In community court, when people plead guilty to an array of low-level crimes, the state reduces those crimes to a violation, and the defendant is sentenced to either a set amount of community service hours or told to complete drug treatment or other social services. When those requirements are completed, the cases are usually dismissed entirely. If they aren’t completed in time, a defendant goes to jail for five days. Under normal circumstances, a person’s life isn’t much worse off after going through the process.

But federal immigration courts don’t care if misdemeanor charges are later dismissed. They only care that a non-citizen pleaded guilty to the crime in the first place, immigration attorney Eileen Sterlock says.

“Even though someone may come back and have their record expunged, or charges reduced, or taken off their record altogether for state law purposes,” Sterlock explained, “for (federal) immigration purposes, the general rule is once it’s done, it’s there forever and you can’t really take it away. For immigration law, it’s still there regardless of if you completed a program.”

County prosecutors used to allow people—citizens and non-citizens alike—to plead directly to violations in community court, but that policy changed due to a number of arrests during the Occupy Portland movement. The Oregon Supreme Court, in two cases stemming from the 2011 protests, ruled that those charged with violations are entitled to jury trials.

Taking violations to trial is a waste of time and resources for the state, prosecutors say, so they changed policy to better induce guilty pleas and avoid that outcome. Defendants now have to plead to the misdemeanor for the charge to be reduced. Without that plea, they’d face trial on misdemeanor charges.

The procedural change might have made sense for efficiency, but it was awful news for vulnerable immigrants.

“What we found was that for some folks, this created a disproportionate impact on them that we weren’t really foreseeing, and frequently that’s with folks who are facing immigration consequences,” Snowden says. “But it can also be other people who perhaps would lose their job if they were to plead guilty to a crime even if it were immediately reduced to a violation.”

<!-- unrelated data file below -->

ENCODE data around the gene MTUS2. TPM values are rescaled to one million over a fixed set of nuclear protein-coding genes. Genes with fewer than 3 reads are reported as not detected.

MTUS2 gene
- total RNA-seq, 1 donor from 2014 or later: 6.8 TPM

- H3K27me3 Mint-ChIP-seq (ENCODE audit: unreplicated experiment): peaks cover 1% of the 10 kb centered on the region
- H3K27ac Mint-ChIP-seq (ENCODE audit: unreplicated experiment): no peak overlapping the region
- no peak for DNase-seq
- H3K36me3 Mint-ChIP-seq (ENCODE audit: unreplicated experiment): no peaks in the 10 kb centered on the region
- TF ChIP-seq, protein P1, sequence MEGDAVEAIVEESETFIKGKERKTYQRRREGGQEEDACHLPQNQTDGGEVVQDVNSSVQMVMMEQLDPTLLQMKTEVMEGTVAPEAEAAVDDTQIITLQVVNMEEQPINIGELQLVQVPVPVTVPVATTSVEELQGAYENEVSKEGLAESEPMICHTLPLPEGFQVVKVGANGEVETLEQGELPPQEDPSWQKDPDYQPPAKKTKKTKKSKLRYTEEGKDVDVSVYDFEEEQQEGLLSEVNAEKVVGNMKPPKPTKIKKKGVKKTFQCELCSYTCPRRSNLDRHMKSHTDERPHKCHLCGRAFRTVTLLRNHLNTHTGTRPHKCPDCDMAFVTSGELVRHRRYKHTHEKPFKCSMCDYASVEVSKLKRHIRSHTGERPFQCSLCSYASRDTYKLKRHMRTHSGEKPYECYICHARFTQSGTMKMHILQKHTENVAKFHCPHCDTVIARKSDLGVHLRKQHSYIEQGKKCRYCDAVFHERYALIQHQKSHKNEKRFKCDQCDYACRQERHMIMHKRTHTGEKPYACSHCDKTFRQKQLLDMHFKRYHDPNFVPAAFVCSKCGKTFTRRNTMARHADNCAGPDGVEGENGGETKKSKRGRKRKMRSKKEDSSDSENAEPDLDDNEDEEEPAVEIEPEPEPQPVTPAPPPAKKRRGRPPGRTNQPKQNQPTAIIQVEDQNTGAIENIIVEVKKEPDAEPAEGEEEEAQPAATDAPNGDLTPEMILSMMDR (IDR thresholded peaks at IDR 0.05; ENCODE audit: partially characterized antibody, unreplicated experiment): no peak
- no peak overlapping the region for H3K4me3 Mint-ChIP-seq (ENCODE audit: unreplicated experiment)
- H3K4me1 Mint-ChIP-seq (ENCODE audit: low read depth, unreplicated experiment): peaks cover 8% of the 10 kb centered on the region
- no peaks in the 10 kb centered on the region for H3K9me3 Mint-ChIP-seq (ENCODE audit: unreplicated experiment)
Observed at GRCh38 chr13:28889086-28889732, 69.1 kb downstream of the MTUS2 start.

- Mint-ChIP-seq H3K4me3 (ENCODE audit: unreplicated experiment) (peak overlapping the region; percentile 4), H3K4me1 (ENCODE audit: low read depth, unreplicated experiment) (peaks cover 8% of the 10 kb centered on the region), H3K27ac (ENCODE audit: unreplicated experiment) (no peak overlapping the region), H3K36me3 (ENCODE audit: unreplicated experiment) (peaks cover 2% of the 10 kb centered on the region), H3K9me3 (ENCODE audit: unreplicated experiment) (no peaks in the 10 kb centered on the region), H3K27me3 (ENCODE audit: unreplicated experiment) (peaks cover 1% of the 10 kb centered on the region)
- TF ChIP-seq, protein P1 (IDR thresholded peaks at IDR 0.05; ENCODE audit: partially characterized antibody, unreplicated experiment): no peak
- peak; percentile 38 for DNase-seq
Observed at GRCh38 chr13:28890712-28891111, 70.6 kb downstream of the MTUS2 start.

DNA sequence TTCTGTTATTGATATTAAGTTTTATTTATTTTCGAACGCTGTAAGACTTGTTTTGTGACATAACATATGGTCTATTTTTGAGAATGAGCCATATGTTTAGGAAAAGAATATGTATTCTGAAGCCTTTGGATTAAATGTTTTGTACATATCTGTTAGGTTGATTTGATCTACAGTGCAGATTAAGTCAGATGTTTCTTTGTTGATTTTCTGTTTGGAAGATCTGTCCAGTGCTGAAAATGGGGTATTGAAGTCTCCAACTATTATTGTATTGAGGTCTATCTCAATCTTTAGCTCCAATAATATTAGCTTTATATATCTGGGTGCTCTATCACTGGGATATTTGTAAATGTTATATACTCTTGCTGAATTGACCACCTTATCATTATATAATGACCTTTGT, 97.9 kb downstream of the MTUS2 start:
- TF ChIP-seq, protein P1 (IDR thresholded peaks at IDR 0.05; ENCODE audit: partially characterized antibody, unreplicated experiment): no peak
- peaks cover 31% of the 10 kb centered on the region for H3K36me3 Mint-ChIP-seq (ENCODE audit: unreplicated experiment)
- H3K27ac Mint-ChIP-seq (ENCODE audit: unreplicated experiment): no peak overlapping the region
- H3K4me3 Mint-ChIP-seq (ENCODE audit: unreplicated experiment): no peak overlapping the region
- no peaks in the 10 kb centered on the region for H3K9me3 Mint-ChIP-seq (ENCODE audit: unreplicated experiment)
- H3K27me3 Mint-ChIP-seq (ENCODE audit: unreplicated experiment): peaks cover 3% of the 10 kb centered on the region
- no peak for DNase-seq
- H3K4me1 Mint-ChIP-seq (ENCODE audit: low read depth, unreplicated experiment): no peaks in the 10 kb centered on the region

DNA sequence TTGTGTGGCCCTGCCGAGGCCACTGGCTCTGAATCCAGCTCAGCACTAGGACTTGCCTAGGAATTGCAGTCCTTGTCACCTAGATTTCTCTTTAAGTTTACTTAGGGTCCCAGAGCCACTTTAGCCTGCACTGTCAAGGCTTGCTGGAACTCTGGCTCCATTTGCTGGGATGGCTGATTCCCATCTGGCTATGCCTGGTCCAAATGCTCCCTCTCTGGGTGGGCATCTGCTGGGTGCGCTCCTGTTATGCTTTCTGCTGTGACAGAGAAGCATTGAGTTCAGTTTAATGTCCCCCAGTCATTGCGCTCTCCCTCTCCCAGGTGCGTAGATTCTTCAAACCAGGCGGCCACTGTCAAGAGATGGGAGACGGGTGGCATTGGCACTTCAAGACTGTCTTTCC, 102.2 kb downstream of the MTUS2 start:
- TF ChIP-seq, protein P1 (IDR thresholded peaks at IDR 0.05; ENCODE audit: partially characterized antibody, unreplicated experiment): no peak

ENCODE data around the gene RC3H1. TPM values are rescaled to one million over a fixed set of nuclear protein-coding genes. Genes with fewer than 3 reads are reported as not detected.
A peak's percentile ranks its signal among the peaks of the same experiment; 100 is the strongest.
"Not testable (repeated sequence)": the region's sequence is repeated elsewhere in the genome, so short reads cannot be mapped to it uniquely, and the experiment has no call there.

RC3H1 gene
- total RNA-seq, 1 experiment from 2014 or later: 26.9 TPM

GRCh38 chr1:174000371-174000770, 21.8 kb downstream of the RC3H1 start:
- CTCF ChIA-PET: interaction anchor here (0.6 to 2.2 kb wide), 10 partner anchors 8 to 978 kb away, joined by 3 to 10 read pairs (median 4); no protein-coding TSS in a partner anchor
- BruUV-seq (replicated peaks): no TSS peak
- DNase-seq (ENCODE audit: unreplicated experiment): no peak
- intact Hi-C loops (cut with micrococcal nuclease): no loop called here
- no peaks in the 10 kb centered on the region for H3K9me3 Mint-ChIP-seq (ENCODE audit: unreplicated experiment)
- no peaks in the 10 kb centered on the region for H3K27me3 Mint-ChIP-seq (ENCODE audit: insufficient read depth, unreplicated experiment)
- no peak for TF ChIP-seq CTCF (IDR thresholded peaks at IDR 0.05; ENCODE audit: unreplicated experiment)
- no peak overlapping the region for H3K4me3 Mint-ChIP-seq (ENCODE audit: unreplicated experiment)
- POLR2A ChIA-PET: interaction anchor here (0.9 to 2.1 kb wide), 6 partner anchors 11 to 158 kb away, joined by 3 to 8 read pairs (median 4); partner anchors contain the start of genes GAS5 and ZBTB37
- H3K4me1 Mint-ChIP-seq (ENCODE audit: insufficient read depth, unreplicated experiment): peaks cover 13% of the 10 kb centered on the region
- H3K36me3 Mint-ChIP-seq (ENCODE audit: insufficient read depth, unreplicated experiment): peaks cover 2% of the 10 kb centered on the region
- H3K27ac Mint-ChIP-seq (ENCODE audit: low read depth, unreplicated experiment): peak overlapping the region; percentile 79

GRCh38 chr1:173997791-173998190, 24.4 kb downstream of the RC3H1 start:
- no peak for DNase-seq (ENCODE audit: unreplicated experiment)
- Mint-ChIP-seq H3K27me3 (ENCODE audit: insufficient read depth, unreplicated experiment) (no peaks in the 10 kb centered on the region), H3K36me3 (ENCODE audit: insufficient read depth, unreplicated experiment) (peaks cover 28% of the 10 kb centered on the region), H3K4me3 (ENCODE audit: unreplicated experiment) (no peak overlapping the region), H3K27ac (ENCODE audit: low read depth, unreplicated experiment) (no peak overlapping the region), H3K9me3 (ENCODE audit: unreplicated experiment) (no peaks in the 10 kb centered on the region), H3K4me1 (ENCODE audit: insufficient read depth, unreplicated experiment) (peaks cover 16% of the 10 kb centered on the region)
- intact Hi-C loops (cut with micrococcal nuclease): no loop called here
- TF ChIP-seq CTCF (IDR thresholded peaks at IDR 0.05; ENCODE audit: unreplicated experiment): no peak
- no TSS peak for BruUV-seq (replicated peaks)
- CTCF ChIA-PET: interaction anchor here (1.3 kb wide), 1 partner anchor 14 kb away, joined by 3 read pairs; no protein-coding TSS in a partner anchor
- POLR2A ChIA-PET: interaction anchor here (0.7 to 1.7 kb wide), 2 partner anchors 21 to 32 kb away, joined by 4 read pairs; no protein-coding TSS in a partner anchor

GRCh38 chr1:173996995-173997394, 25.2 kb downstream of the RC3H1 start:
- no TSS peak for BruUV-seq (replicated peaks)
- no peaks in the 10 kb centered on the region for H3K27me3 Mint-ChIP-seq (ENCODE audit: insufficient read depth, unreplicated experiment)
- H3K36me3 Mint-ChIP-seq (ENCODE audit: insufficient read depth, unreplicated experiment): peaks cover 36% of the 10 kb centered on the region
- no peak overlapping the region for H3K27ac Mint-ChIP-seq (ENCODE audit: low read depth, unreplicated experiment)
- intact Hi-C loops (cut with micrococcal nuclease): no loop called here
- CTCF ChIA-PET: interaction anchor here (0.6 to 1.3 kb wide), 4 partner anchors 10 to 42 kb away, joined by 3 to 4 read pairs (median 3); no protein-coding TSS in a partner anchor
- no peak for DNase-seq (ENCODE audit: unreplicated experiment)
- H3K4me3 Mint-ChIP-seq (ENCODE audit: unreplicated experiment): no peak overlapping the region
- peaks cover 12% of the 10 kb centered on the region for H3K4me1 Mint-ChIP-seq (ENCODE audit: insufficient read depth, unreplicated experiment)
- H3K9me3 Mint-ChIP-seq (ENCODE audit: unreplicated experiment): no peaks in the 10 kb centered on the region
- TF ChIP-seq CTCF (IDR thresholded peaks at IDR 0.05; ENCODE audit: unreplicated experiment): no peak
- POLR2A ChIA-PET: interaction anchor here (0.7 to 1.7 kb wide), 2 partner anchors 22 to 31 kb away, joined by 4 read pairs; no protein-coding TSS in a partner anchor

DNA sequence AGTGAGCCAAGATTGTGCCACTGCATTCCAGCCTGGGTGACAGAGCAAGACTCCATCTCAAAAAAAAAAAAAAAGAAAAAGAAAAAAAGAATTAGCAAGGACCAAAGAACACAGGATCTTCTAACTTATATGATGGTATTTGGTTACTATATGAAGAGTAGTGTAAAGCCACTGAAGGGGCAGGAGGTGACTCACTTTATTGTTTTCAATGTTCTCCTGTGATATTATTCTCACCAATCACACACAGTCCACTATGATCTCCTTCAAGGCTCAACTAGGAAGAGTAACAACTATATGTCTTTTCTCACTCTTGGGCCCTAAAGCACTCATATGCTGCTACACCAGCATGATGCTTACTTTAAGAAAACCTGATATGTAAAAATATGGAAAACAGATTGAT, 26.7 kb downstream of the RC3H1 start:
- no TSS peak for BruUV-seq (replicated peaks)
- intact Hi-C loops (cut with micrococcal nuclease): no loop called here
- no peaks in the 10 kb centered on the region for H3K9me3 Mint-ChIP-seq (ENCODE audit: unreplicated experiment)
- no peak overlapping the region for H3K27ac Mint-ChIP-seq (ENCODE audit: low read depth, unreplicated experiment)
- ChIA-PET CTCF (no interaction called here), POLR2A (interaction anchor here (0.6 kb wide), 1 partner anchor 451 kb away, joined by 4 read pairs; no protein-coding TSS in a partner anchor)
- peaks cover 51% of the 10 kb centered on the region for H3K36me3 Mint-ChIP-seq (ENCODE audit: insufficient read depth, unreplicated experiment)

So the unwritten agreement has quietly shaped up over the past several years.

“If I can take care of you without having to create the paperwork, I have improved your chances of not being deported,” Judge Jones says. “It’s a situation where if we can get our needs met with less paperwork and, therefore, less risk for the guy from an immigration perspective, then why wouldn’t we do that?”

The policy worked fine under Obama, but Trump’s rise to power has thrown everything into flux. With immigration officials casting an ever-wider net, it’s unclear just how much this informal agreement can protect undocumented Portlanders. In Trump’s first three months, immigration arrests skyrocketed by 38 percent compared to the same timeframe last year.

“The rapid increase in arrests was primarily the result of one of Mr. Trump’s first significant immigration moves rescinding rules laid down by former President Barack Obama that prioritized the arrest of the most serious criminals and largely left other undocumented immigrants alone,” the New York Times reported last month. “More than half of the increase in arrests were of immigrants who had committed no crime other than being in the country without permission.”

Judge Jones, referencing the longstanding arrangement in Multnomah County’s community court, says the district attorneys around the nation are now trying more to minimize harm to non-citizens facing low charges.

“There’s now a bunch of stuff going on in prosecutors’ offices across the country where this exact issue is being worked on by state prosecutors,” he says, “to try to formulate ways that are going to lower the profile of people going through the system with minor stuff.”